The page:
very small number of lessons. Third, perceptual measures
involve the pooled judgments of all students in a class,
whereas observational techniques typically involve only a
single observer. Fourth, students perceptions, because they
are the determinants of student behavior more so than the real
situation, can be more important than observed behaviors.
Fifth, perceptual measures of classroom environment have
typically been found to account for considerably more variance
in student learning outcomes than have directly observed
variables (p. 309).
Though much of the teacher effectiveness line of research of recent
decades has looked at teacher qualities and methods teachers used, the
nature of the research methodology has excluded the students perspectives
from the analysis (Turley, 1995; Birkin, 1971). Student perceptions of what
is effective for their learning remained disregarded. Research provides little
support for most current teacher evaluation practices. Evaluation by
students may be more valid and reliable than observations by superiors
(Levin, 1979, p. 240). Therefore, teachers who desire a genuine reform of
their teaching should look to students for input. Fullan (1991) notes that
reform efforts generally exclude the students:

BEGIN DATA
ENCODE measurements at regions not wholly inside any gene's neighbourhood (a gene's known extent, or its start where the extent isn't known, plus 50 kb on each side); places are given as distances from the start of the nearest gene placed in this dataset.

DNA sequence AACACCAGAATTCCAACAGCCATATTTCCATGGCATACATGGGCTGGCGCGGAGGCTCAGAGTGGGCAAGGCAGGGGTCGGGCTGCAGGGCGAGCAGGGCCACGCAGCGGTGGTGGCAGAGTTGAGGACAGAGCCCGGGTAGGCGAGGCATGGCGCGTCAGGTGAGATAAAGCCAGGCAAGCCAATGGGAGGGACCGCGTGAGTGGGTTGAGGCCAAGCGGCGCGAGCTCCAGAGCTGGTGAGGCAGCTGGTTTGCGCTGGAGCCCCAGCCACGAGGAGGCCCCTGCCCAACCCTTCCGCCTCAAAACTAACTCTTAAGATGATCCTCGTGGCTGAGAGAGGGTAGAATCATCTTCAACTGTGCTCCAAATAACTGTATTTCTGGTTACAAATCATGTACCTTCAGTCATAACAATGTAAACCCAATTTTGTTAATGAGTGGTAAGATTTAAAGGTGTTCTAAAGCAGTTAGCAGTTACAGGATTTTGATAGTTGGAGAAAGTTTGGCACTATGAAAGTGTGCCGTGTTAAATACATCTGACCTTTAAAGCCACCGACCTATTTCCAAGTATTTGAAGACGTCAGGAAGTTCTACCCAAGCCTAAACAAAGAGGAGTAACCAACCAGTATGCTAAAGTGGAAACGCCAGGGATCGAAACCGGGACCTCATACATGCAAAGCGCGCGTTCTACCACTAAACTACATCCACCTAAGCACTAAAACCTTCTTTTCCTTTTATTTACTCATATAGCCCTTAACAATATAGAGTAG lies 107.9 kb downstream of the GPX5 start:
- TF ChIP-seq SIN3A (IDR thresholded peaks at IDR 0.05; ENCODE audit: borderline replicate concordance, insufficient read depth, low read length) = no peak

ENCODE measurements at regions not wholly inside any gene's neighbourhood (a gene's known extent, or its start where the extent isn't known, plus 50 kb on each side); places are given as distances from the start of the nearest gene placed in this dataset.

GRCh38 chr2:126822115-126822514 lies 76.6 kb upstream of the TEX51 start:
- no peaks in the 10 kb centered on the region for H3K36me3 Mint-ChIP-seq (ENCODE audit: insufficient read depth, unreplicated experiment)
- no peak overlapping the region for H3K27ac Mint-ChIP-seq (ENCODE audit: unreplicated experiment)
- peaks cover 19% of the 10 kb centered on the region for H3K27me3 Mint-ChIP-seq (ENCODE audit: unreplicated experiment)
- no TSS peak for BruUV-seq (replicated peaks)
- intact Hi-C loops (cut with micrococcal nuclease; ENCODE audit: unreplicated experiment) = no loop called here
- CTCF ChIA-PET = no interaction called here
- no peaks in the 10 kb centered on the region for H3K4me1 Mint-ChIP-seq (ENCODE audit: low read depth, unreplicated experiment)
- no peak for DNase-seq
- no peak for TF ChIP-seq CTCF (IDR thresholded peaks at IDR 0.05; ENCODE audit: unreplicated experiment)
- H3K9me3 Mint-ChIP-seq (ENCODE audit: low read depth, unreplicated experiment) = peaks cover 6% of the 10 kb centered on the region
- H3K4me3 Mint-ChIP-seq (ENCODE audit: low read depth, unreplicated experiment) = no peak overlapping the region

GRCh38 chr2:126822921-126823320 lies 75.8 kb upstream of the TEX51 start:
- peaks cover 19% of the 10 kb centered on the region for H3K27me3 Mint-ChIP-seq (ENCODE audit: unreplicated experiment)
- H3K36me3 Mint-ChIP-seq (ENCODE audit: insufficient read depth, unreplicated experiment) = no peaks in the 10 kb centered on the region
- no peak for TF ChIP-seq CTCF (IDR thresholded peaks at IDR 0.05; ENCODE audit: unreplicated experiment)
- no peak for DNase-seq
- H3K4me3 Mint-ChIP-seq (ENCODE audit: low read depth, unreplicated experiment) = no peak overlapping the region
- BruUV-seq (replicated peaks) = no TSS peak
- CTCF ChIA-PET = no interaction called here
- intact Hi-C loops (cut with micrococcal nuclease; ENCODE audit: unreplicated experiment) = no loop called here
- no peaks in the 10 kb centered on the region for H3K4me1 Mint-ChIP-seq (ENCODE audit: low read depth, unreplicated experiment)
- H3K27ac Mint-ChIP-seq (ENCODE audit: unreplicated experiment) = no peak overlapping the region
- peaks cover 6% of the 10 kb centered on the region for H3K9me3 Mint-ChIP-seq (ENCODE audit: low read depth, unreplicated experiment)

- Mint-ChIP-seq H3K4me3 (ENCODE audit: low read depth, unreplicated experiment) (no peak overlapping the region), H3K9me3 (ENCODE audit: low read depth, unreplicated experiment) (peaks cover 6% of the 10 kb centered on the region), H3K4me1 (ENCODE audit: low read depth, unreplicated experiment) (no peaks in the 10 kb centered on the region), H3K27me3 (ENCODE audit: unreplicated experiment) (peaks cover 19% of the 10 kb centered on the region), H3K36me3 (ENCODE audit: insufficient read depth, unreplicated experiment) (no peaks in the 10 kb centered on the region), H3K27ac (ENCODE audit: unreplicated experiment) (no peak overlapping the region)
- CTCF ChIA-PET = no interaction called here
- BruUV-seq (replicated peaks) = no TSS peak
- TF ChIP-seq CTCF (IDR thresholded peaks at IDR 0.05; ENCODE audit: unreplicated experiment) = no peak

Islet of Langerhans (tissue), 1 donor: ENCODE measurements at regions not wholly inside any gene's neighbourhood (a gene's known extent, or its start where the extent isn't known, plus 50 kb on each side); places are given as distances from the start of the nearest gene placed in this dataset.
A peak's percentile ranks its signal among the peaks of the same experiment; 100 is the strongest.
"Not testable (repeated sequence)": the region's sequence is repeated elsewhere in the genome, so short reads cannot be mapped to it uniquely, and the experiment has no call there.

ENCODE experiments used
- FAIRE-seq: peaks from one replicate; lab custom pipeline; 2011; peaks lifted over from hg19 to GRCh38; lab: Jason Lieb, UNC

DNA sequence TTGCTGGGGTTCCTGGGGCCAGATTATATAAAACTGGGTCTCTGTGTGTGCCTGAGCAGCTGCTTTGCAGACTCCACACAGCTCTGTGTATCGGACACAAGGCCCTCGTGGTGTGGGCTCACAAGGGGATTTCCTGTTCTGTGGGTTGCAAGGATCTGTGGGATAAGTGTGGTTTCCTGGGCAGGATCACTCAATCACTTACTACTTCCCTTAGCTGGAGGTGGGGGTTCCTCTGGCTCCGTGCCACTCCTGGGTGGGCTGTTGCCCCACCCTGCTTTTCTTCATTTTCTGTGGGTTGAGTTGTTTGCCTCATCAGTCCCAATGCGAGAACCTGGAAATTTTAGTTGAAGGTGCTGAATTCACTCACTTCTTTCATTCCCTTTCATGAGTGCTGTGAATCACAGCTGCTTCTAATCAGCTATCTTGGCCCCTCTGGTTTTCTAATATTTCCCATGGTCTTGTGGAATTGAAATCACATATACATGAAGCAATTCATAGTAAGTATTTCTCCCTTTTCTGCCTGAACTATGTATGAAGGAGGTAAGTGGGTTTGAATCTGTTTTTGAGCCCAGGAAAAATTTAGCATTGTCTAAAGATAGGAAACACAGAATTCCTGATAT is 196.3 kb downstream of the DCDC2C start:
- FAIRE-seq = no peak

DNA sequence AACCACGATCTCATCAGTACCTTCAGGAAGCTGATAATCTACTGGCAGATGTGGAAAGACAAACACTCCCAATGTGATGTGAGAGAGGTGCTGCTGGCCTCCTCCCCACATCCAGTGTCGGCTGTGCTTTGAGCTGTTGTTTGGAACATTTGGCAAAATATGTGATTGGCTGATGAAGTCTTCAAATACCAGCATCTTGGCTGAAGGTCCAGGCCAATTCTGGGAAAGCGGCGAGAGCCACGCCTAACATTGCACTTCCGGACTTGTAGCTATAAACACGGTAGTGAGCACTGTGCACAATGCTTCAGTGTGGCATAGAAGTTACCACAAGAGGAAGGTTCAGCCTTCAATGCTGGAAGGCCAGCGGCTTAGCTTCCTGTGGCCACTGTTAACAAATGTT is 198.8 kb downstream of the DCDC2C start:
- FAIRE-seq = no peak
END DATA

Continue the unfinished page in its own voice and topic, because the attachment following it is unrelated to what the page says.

When adults do think of students, they think of them as
potential beneficiaries of change. They think of achievement
results, skills, attitudes and jobs. They rarefy think of students
as participants in a process of change and organizational lifd
(italics in original) (p. 170).
Many researchers and educators argue that an understanding of the
students perceptions of the teaching practices within the classroom can
lead to improved teaching and learning (McCombs & Whisler, 1997;
17


Higgins, Jenkins & Lewis, 1991; Rhodes, 1992; Turley, 1995; Crist-Witzel,
1979). As Gorham (1987) writes, By examining the students criteria for
teacher evaluation, teachers are able to broaden their existing base of
understanding as well as develop a greater perception of the complex
dynamics of the classroom" (p. 3). It is important for teachers to come to
know the world of school from the perspective of students because being
aware of students as active interpreters of the classroom events forces
teachers to examine the effects their own behavior has upon students.
Students are at a good vantage point to make judgments about classrooms
because they have experienced many different learning environments and